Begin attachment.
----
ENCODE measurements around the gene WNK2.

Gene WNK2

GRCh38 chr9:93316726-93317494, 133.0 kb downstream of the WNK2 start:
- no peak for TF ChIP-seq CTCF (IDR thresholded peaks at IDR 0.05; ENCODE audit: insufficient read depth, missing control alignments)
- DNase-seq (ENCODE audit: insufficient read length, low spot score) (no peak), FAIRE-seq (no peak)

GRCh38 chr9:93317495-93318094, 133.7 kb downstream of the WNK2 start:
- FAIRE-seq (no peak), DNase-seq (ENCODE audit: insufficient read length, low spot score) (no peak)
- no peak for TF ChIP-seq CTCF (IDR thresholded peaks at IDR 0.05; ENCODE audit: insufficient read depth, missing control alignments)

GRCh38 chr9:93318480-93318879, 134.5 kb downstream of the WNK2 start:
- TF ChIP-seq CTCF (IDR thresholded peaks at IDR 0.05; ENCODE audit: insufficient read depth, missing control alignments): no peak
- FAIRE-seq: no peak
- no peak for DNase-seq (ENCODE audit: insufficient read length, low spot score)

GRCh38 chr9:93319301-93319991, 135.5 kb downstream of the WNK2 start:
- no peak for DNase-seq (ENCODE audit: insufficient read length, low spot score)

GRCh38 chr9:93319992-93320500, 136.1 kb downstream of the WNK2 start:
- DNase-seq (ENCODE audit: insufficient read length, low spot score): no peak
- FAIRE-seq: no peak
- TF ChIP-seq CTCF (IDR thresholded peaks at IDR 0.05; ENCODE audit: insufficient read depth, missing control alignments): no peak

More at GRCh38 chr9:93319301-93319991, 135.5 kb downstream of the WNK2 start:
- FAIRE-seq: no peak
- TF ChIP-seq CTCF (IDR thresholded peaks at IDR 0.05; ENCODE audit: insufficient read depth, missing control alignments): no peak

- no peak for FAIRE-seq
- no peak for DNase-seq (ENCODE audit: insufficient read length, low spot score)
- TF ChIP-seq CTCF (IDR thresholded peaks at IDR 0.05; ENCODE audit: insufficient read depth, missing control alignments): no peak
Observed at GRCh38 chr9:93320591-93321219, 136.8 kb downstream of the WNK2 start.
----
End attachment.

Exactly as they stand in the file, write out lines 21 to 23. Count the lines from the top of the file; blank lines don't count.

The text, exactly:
- TF ChIP-seq CTCF (IDR thresholded peaks at IDR 0.05; ENCODE audit: insufficient read depth, missing control alignments): no peak

- no peak for FAIRE-seq
- no peak for DNase-seq (ENCODE audit: insufficient read length, low spot score)